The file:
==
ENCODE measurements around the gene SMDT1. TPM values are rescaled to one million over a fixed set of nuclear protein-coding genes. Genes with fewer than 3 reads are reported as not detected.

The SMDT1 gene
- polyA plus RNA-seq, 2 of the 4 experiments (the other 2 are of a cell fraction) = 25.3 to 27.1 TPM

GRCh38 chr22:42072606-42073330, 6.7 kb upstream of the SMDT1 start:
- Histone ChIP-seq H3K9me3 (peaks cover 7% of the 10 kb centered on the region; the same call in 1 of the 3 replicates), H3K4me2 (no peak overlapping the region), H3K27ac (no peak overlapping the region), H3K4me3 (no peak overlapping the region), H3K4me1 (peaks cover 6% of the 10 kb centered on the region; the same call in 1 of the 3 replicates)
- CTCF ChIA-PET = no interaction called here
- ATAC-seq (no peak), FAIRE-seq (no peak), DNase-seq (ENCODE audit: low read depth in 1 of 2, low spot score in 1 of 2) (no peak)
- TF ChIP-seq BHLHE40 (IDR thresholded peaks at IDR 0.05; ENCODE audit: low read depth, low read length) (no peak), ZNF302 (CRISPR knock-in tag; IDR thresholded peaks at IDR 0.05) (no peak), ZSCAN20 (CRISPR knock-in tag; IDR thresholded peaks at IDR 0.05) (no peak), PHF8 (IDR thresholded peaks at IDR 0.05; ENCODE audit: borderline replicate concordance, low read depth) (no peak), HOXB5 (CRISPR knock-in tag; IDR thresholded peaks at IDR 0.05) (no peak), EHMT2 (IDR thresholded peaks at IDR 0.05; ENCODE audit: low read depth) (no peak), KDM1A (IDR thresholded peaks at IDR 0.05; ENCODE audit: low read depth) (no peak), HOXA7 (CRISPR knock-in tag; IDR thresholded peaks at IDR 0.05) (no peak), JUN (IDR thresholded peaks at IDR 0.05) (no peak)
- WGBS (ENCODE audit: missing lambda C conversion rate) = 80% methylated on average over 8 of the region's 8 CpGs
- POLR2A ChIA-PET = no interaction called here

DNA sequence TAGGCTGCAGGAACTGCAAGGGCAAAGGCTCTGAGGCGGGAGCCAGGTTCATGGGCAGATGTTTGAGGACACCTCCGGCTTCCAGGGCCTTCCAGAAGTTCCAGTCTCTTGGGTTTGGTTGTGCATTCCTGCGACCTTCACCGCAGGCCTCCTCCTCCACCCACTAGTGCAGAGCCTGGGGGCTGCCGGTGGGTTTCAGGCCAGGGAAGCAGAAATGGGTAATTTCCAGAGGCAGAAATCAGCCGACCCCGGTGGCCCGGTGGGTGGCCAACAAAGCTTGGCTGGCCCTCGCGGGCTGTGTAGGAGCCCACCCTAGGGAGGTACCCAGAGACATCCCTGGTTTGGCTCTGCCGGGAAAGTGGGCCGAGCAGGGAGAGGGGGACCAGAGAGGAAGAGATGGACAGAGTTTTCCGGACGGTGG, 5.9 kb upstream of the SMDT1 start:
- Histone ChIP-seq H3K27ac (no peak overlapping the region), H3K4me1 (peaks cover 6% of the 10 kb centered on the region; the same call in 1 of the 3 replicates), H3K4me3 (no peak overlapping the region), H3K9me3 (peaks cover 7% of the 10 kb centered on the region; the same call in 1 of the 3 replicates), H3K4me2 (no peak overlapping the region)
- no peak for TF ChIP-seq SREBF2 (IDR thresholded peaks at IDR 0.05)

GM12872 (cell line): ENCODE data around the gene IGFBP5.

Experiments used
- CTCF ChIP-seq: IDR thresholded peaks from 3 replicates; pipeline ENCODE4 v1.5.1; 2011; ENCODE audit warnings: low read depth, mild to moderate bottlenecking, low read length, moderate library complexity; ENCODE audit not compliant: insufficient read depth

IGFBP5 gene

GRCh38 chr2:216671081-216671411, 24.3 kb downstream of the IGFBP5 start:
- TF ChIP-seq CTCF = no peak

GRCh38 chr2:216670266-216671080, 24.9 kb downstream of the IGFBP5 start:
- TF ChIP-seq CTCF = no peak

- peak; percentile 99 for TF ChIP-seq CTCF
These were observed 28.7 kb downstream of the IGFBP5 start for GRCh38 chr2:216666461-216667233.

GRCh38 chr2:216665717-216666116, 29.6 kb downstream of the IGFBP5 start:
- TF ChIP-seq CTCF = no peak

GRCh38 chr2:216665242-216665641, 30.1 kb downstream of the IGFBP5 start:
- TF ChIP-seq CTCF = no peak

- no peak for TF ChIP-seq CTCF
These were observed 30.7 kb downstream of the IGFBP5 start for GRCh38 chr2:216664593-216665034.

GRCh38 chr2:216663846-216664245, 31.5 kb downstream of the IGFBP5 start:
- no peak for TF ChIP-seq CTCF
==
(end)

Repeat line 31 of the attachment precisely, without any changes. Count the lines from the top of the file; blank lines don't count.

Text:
- no peak for TF ChIP-seq CTCF